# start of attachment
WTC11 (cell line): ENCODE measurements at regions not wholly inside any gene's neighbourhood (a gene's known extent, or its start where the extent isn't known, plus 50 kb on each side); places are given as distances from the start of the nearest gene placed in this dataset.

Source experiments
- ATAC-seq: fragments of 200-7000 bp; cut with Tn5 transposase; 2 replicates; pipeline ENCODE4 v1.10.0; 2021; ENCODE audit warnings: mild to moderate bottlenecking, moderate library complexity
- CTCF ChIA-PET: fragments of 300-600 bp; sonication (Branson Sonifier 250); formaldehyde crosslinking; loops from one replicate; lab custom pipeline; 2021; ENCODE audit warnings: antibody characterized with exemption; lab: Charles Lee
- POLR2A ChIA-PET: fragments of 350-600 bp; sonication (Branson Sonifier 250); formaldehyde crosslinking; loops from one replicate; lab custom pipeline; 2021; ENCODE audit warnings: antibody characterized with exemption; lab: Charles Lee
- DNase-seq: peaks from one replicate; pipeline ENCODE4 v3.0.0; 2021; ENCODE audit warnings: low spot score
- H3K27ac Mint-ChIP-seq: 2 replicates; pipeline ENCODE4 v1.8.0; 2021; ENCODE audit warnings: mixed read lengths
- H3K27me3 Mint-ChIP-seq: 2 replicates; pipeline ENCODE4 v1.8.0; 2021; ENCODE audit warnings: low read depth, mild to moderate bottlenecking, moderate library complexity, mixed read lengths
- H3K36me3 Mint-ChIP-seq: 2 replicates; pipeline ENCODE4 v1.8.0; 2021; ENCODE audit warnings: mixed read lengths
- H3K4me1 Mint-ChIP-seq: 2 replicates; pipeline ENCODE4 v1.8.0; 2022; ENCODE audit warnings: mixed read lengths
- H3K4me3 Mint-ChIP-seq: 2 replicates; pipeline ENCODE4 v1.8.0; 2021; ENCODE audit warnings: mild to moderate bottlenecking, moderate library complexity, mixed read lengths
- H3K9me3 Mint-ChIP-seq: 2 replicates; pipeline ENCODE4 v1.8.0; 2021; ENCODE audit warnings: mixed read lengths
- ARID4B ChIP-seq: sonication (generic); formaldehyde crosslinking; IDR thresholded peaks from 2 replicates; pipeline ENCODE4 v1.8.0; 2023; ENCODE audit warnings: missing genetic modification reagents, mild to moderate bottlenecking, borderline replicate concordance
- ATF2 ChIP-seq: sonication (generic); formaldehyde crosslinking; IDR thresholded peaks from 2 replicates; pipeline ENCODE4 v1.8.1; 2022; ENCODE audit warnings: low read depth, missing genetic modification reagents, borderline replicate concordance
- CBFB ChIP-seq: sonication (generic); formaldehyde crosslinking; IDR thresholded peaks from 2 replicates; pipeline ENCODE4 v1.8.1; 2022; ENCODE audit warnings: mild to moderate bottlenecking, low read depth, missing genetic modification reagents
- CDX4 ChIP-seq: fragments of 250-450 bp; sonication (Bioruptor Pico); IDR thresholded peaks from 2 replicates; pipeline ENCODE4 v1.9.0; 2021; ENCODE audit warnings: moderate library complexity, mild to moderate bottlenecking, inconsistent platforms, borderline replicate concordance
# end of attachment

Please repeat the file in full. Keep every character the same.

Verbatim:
WTC11 (cell line): ENCODE measurements at regions not wholly inside any gene's neighbourhood (a gene's known extent, or its start where the extent isn't known, plus 50 kb on each side); places are given as distances from the start of the nearest gene placed in this dataset.

Source experiments
- ATAC-seq: fragments of 200-7000 bp; cut with Tn5 transposase; 2 replicates; pipeline ENCODE4 v1.10.0; 2021; ENCODE audit warnings: mild to moderate bottlenecking, moderate library complexity
- CTCF ChIA-PET: fragments of 300-600 bp; sonication (Branson Sonifier 250); formaldehyde crosslinking; loops from one replicate; lab custom pipeline; 2021; ENCODE audit warnings: antibody characterized with exemption; lab: Charles Lee
- POLR2A ChIA-PET: fragments of 350-600 bp; sonication (Branson Sonifier 250); formaldehyde crosslinking; loops from one replicate; lab custom pipeline; 2021; ENCODE audit warnings: antibody characterized with exemption; lab: Charles Lee
- DNase-seq: peaks from one replicate; pipeline ENCODE4 v3.0.0; 2021; ENCODE audit warnings: low spot score
- H3K27ac Mint-ChIP-seq: 2 replicates; pipeline ENCODE4 v1.8.0; 2021; ENCODE audit warnings: mixed read lengths
- H3K27me3 Mint-ChIP-seq: 2 replicates; pipeline ENCODE4 v1.8.0; 2021; ENCODE audit warnings: low read depth, mild to moderate bottlenecking, moderate library complexity, mixed read lengths
- H3K36me3 Mint-ChIP-seq: 2 replicates; pipeline ENCODE4 v1.8.0; 2021; ENCODE audit warnings: mixed read lengths
- H3K4me1 Mint-ChIP-seq: 2 replicates; pipeline ENCODE4 v1.8.0; 2022; ENCODE audit warnings: mixed read lengths
- H3K4me3 Mint-ChIP-seq: 2 replicates; pipeline ENCODE4 v1.8.0; 2021; ENCODE audit warnings: mild to moderate bottlenecking, moderate library complexity, mixed read lengths
- H3K9me3 Mint-ChIP-seq: 2 replicates; pipeline ENCODE4 v1.8.0; 2021; ENCODE audit warnings: mixed read lengths
- ARID4B ChIP-seq: sonication (generic); formaldehyde crosslinking; IDR thresholded peaks from 2 replicates; pipeline ENCODE4 v1.8.0; 2023; ENCODE audit warnings: missing genetic modification reagents, mild to moderate bottlenecking, borderline replicate concordance
- ATF2 ChIP-seq: sonication (generic); formaldehyde crosslinking; IDR thresholded peaks from 2 replicates; pipeline ENCODE4 v1.8.1; 2022; ENCODE audit warnings: low read depth, missing genetic modification reagents, borderline replicate concordance
- CBFB ChIP-seq: sonication (generic); formaldehyde crosslinking; IDR thresholded peaks from 2 replicates; pipeline ENCODE4 v1.8.1; 2022; ENCODE audit warnings: mild to moderate bottlenecking, low read depth, missing genetic modification reagents
- CDX4 ChIP-seq: fragments of 250-450 bp; sonication (Bioruptor Pico); IDR thresholded peaks from 2 replicates; pipeline ENCODE4 v1.9.0; 2021; ENCODE audit warnings: moderate library complexity, mild to moderate bottlenecking, inconsistent platforms, borderline replicate concordance